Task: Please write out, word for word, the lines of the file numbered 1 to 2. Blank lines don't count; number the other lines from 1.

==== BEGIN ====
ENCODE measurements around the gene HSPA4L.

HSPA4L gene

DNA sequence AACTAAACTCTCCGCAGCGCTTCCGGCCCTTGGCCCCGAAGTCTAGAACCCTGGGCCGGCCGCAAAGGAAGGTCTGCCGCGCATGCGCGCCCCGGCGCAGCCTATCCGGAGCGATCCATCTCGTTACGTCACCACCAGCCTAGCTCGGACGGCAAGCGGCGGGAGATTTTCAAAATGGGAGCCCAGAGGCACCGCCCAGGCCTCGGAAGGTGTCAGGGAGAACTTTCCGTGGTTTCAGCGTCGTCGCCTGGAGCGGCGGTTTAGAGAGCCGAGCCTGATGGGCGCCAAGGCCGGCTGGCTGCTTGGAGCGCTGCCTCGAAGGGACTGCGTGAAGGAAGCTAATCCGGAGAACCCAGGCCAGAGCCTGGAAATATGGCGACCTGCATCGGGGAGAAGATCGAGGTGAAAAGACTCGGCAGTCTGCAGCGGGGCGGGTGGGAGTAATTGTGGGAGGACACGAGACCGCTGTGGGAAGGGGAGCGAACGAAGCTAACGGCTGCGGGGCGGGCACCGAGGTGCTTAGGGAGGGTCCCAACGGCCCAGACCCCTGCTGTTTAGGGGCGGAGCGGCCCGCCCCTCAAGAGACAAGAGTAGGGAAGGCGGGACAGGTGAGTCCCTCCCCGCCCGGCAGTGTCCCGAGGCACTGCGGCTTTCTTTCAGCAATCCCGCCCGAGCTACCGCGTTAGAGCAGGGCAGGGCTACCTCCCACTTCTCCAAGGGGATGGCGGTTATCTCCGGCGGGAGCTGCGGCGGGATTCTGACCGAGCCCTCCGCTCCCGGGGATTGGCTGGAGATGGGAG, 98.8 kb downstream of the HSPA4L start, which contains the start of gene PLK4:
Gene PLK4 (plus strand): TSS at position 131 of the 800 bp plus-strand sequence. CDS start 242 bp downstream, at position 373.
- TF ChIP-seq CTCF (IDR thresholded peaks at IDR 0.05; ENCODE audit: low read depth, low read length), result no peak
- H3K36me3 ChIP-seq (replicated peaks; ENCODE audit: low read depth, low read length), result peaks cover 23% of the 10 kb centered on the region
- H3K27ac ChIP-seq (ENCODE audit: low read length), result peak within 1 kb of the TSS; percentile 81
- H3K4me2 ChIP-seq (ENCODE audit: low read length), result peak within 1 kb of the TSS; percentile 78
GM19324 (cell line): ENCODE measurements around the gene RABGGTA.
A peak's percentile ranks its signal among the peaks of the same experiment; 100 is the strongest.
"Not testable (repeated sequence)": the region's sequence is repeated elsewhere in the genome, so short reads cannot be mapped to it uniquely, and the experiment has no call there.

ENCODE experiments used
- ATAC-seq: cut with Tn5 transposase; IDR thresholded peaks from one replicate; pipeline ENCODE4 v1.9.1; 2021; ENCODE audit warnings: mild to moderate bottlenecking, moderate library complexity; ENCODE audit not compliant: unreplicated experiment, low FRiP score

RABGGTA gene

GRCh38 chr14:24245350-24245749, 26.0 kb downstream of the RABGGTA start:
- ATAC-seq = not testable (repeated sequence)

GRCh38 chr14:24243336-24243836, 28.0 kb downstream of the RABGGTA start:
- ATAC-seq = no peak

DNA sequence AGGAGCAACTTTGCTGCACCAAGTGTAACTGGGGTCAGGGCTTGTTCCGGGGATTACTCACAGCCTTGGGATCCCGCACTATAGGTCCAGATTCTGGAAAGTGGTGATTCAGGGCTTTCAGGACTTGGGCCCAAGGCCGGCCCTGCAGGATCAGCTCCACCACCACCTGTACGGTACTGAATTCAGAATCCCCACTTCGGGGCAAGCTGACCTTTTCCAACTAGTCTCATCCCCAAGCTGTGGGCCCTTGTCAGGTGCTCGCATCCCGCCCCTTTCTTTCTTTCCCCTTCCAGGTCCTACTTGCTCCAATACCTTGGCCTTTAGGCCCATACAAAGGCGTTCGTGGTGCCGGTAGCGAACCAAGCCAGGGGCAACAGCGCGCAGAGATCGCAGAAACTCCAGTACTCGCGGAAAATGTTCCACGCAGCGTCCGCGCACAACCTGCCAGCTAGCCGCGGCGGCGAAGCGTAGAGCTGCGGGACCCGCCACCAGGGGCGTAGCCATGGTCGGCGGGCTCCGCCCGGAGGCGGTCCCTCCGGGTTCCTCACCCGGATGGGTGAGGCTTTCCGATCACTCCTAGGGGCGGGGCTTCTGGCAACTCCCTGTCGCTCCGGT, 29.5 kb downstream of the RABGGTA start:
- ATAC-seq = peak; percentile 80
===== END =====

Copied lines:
ENCODE measurements around the gene HSPA4L.

HSPA4L gene